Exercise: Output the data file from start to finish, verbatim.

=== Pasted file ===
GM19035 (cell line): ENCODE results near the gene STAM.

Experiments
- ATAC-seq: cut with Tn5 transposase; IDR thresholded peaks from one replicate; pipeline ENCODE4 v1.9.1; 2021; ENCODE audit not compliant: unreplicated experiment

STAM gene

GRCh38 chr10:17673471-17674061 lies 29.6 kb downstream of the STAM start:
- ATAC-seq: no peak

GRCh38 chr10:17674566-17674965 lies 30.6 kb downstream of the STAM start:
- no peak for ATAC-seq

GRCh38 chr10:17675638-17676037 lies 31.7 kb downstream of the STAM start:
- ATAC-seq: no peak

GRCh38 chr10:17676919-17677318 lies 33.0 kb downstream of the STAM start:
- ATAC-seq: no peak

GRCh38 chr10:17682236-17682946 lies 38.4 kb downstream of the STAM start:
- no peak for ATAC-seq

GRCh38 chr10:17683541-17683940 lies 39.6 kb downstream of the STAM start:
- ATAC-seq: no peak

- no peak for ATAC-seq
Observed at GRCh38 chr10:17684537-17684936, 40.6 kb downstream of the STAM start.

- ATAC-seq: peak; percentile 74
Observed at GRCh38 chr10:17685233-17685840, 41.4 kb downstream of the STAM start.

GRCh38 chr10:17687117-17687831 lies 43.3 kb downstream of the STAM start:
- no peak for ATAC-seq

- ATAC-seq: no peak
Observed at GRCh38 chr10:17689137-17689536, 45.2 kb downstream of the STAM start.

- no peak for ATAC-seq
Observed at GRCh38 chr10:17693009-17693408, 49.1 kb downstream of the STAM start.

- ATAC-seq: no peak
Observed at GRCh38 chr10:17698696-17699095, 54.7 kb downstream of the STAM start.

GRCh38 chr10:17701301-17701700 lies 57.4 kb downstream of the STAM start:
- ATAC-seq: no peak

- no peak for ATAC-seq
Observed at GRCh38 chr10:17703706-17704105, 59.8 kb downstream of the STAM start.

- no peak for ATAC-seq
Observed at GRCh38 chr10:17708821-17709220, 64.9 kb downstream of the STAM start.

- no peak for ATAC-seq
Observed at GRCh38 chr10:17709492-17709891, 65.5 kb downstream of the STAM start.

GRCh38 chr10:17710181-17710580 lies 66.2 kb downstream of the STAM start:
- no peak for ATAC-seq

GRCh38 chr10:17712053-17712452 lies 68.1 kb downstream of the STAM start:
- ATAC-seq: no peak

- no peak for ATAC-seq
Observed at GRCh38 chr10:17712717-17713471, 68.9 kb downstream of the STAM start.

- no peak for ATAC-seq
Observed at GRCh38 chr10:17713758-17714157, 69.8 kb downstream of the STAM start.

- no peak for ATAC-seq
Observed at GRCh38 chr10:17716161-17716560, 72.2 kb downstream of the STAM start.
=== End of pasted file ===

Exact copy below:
GM19035 (cell line): ENCODE results near the gene STAM.

Experiments
- ATAC-seq: cut with Tn5 transposase; IDR thresholded peaks from one replicate; pipeline ENCODE4 v1.9.1; 2021; ENCODE audit not compliant: unreplicated experiment

STAM gene

GRCh38 chr10:17673471-17674061 lies 29.6 kb downstream of the STAM start:
- ATAC-seq: no peak

GRCh38 chr10:17674566-17674965 lies 30.6 kb downstream of the STAM start:
- no peak for ATAC-seq

GRCh38 chr10:17675638-17676037 lies 31.7 kb downstream of the STAM start:
- ATAC-seq: no peak

GRCh38 chr10:17676919-17677318 lies 33.0 kb downstream of the STAM start:
- ATAC-seq: no peak

GRCh38 chr10:17682236-17682946 lies 38.4 kb downstream of the STAM start:
- no peak for ATAC-seq

GRCh38 chr10:17683541-17683940 lies 39.6 kb downstream of the STAM start:
- ATAC-seq: no peak

- no peak for ATAC-seq
Observed at GRCh38 chr10:17684537-17684936, 40.6 kb downstream of the STAM start.

- ATAC-seq: peak; percentile 74
Observed at GRCh38 chr10:17685233-17685840, 41.4 kb downstream of the STAM start.

GRCh38 chr10:17687117-17687831 lies 43.3 kb downstream of the STAM start:
- no peak for ATAC-seq

- ATAC-seq: no peak
Observed at GRCh38 chr10:17689137-17689536, 45.2 kb downstream of the STAM start.

- no peak for ATAC-seq
Observed at GRCh38 chr10:17693009-17693408, 49.1 kb downstream of the STAM start.

- ATAC-seq: no peak
Observed at GRCh38 chr10:17698696-17699095, 54.7 kb downstream of the STAM start.

GRCh38 chr10:17701301-17701700 lies 57.4 kb downstream of the STAM start:
- ATAC-seq: no peak

- no peak for ATAC-seq
Observed at GRCh38 chr10:17703706-17704105, 59.8 kb downstream of the STAM start.

- no peak for ATAC-seq
Observed at GRCh38 chr10:17708821-17709220, 64.9 kb downstream of the STAM start.

- no peak for ATAC-seq
Observed at GRCh38 chr10:17709492-17709891, 65.5 kb downstream of the STAM start.

GRCh38 chr10:17710181-17710580 lies 66.2 kb downstream of the STAM start:
- no peak for ATAC-seq

GRCh38 chr10:17712053-17712452 lies 68.1 kb downstream of the STAM start:
- ATAC-seq: no peak

- no peak for ATAC-seq
Observed at GRCh38 chr10:17712717-17713471, 68.9 kb downstream of the STAM start.

- no peak for ATAC-seq
Observed at GRCh38 chr10:17713758-17714157, 69.8 kb downstream of the STAM start.

- no peak for ATAC-seq
Observed at GRCh38 chr10:17716161-17716560, 72.2 kb downstream of the STAM start.